In the days before Macy's became Everyone's Local Department store, there were local and/or regional department stores. Growing up in Detroit, we had J.L. Hudson, which later became Hudson's. We also had Crowley's. People in Minneapolis-St. Paul had Dayton's. In Chicago, the most venerable of stores was Marshall Field's but there were also Evans and Charles A. Stevens for well-priced, good value clothes for women, and Wieboldt's and Goldblatt's for less expensive things for the whole family (when I first moved to Chicago in 1978, I bought myself a t-shirt in the bargain basement at Goldblatt's on State Street for 88¢ and I just recently put it in the bag to give to one of the clothing boxes). There were many different options, each store having different buyers, price points, points of view, and levels of taste.
It was a good time for shopping because there were a lot of choices. I think one of the things that made America great is the vast number of choices we mostly have (and cheap produce). Because of all the choices, I used to enjoy shopping in Chicago (or Detroit, when I visited there). I no longer do.
Macy's is everywhere so the outfits/shoes/accessories you buy at Macy's on State Street are pretty much like the things you find at the store the Old Orchard Mall in Skokie, at Woodfield Mall, in Peoria. The store on 34th Street in New York is still a very good and enormous store but when Macy's on State Street was Marshall Field's, before Target cut it loose, it was better. The sales were better -- a couple of times a year they had a coupon in the paper that gave you 25% of everything including sale prices and if you used your Field's charge and racked up $400? $500? in purchases, you got a coupon for a decent percentage off anything, including cosmetics and fragrances. It didn't matter how long it took you to get to the $400? $500? Once you got there -- after three months, after three years -- they sent you the coupon. Once a year, Macy's sends a check to its best customers that is attached to their credit card statements; I will never see it as I mostly don't like their merchandise. They carry the same things as Lord and Taylor and that store always offers coupons for a percentage off, even full-priced merchandise on occasion. The Marshall Field's merchandise was also better because it appealed to a broader array of customers and the quality was very good. Yes, fine, the Macy's in Miami will never offer winter coats or probably coats of any sort but the merchandise is not that different otherwise. It's still Macy's.
There is an Iowa-based store called Von Maur with a couple of locations in suburban Chicago. They have some different stuff that might be worth investigating but lately I don't like driving for 40 minutes on the outside chance they might have something that might look good and might be affordable. (Blow-it-out-the-door sales and coupons are not their thing.) Mostly, though, their merchandise is very much like the merchandise at all the other stores. Their thing is customer service and they do a decent job of it. I don't need customer service as much as I need choice. Seattle-based Nordstrom has one terrific sale a year, a semi-annual sale that is okay, excellent customer service, some decently-priced things, a modest sale rack, and some items that are priced to make one's eyes bulge out from one's head as the word, "Boing!" echoes in one's ears. The variety is mostly the same in its stores with some locations carrying things the other locations don't have, like the British brand Evans. (I got a great sweater in Seattle that was never carried at the Chicago stores.)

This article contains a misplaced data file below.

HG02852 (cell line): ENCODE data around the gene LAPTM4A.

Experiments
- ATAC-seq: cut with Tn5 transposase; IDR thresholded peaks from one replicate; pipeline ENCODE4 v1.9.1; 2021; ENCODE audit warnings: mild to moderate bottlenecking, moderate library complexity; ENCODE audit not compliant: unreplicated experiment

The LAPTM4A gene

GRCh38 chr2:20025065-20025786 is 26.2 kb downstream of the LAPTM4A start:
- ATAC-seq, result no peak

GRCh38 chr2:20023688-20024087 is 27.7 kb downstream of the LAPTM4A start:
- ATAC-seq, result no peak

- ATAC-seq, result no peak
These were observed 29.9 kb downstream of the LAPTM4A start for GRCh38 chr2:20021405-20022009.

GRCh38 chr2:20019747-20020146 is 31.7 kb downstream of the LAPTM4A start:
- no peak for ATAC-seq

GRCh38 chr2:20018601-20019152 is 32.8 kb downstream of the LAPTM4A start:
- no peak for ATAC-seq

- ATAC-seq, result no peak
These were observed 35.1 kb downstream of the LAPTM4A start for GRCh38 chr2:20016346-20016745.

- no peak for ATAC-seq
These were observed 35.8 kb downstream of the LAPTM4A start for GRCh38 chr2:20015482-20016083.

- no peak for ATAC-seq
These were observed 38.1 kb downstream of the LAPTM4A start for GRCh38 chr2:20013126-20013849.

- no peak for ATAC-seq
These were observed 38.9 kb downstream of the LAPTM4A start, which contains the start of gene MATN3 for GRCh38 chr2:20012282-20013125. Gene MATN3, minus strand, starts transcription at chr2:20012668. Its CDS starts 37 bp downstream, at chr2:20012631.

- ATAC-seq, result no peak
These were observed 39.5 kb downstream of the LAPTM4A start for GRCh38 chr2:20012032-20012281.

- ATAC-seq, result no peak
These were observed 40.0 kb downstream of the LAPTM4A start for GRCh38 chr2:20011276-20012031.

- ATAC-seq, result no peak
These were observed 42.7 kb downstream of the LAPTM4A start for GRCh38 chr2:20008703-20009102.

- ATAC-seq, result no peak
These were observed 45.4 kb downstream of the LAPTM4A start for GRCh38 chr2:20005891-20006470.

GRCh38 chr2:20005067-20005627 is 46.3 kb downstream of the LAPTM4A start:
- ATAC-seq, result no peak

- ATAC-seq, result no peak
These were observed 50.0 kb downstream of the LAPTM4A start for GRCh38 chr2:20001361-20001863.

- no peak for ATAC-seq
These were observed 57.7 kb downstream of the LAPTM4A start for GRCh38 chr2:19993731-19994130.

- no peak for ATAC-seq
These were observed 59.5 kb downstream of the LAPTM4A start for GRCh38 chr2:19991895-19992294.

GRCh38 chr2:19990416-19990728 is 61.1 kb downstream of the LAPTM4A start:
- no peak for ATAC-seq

Last year I went to New York and was very impressed by the merchandise at Macy's on 34th Street and the Lord and Taylor on Fifth Avenue. There were things the local stores weren't carrying because they've no doubt decided we don't want it. Did they even try? At least Nordstrom tries.
So what's my point and get to it already? People need regional stores,
places to shop that reflect the local market. There used to be locally-owned clothing and gift shops around Chicago that have mostly gone away. Yes,
stores go out of business for various reasons but sometimes they're driven out by rising rents that chains and
designers are more easily able to pay or they were made an offer they can't refuse. Yes, that's driven by greed. It's like what's happening to
Manhattan restaurants -- chains are able to pay rising rents but
individual restaurants are not. What made Chicago shopping and
Manhattan dining unique from other places has been forced out by what the market might
bear and that gets no one an outfit or a nice meal.